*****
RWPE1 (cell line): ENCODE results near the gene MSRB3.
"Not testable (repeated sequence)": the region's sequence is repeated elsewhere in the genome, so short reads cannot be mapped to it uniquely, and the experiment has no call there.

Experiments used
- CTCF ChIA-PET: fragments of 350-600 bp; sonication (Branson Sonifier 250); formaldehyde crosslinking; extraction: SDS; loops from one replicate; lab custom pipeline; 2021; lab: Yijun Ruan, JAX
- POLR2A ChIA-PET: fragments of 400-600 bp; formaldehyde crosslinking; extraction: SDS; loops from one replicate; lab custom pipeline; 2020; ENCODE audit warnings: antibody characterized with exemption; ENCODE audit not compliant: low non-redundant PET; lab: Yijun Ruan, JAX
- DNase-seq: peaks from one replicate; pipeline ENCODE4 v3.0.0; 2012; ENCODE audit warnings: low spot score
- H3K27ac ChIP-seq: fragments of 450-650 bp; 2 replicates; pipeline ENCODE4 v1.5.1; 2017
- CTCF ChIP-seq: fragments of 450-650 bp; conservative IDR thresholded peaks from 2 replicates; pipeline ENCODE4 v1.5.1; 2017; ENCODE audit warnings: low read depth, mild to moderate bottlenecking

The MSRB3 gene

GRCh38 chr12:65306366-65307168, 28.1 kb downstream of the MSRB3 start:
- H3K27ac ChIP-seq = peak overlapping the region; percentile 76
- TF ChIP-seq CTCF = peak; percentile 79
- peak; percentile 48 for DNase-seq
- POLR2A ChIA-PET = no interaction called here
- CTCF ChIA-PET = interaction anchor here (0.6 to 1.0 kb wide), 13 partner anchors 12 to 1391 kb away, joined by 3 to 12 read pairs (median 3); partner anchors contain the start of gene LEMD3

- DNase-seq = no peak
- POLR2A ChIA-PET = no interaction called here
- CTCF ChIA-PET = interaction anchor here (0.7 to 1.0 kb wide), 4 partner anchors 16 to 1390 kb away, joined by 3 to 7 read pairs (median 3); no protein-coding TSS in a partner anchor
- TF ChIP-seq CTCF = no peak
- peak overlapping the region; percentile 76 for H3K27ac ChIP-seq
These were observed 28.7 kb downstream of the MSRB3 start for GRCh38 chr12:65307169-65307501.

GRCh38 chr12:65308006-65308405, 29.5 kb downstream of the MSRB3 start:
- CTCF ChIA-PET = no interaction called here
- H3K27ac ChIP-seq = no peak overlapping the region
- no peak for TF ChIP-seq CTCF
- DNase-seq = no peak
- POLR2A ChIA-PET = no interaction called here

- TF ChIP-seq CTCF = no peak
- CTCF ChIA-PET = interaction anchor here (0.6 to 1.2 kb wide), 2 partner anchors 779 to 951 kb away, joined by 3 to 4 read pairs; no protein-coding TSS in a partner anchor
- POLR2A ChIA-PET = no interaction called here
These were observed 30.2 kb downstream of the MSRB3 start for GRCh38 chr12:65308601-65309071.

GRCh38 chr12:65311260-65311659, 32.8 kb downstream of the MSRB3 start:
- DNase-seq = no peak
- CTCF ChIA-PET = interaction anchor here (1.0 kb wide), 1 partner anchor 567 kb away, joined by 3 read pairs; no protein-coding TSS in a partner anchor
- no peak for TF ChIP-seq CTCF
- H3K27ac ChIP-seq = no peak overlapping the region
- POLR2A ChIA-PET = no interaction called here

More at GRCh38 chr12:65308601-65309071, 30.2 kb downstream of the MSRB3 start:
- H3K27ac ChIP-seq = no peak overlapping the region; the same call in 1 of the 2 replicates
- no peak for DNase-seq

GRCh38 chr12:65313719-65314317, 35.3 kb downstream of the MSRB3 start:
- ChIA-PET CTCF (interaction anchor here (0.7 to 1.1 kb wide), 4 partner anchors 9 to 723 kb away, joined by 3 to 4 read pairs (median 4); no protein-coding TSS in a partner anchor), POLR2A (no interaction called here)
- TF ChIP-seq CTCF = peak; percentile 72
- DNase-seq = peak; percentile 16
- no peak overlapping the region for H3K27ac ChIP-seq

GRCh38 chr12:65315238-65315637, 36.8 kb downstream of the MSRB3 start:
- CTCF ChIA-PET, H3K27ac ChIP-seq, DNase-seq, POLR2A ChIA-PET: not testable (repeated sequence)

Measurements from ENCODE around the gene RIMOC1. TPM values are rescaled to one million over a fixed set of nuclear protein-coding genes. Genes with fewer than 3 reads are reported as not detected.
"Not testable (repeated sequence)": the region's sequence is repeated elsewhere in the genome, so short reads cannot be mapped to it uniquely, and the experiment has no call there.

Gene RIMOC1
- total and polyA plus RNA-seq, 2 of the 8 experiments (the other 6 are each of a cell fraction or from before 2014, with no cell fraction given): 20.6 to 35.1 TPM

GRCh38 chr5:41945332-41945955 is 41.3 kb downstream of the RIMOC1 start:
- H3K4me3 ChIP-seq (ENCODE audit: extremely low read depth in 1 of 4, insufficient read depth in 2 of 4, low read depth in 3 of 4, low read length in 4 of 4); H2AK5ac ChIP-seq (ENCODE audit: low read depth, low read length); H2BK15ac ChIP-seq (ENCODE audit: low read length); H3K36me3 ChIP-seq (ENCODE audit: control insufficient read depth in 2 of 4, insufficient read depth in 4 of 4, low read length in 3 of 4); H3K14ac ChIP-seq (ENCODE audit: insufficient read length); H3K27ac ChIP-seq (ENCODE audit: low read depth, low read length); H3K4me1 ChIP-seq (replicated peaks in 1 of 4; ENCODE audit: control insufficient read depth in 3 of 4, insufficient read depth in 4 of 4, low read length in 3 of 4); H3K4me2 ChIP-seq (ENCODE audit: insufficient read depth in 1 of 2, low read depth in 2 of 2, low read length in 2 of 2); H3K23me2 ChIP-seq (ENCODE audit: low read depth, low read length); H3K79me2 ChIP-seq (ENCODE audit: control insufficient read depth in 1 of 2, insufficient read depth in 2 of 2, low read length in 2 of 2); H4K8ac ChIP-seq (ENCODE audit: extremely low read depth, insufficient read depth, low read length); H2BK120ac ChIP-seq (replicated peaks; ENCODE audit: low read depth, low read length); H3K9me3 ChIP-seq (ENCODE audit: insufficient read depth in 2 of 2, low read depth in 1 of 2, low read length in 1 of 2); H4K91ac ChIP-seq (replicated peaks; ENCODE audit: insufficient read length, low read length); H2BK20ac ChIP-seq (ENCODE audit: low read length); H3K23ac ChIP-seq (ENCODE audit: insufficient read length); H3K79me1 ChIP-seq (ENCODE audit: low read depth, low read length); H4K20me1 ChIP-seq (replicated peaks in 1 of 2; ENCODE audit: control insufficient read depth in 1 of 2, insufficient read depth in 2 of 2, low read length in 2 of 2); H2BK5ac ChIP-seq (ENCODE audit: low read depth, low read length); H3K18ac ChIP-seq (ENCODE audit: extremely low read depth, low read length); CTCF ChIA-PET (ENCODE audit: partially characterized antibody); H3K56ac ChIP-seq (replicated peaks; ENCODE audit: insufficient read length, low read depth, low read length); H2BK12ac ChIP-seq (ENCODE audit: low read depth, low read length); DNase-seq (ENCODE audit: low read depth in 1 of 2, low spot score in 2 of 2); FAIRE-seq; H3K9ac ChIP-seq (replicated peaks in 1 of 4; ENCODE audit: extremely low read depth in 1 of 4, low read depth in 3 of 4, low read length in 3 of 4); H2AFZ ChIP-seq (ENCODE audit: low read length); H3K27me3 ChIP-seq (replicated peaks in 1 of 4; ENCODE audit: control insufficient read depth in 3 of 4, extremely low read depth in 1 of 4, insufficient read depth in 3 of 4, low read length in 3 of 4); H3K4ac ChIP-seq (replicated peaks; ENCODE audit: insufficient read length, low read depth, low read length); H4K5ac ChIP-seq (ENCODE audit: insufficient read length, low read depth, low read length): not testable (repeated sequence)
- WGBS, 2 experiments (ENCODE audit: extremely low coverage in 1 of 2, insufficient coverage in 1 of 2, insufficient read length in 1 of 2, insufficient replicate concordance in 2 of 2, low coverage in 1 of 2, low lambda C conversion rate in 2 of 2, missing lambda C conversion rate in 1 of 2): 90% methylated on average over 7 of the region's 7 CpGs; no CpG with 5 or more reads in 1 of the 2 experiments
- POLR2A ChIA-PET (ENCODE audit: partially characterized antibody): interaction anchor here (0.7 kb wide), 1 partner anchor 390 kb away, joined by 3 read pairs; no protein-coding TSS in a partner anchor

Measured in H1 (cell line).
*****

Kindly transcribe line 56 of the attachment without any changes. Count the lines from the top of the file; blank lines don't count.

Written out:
Measured in H1 (cell line).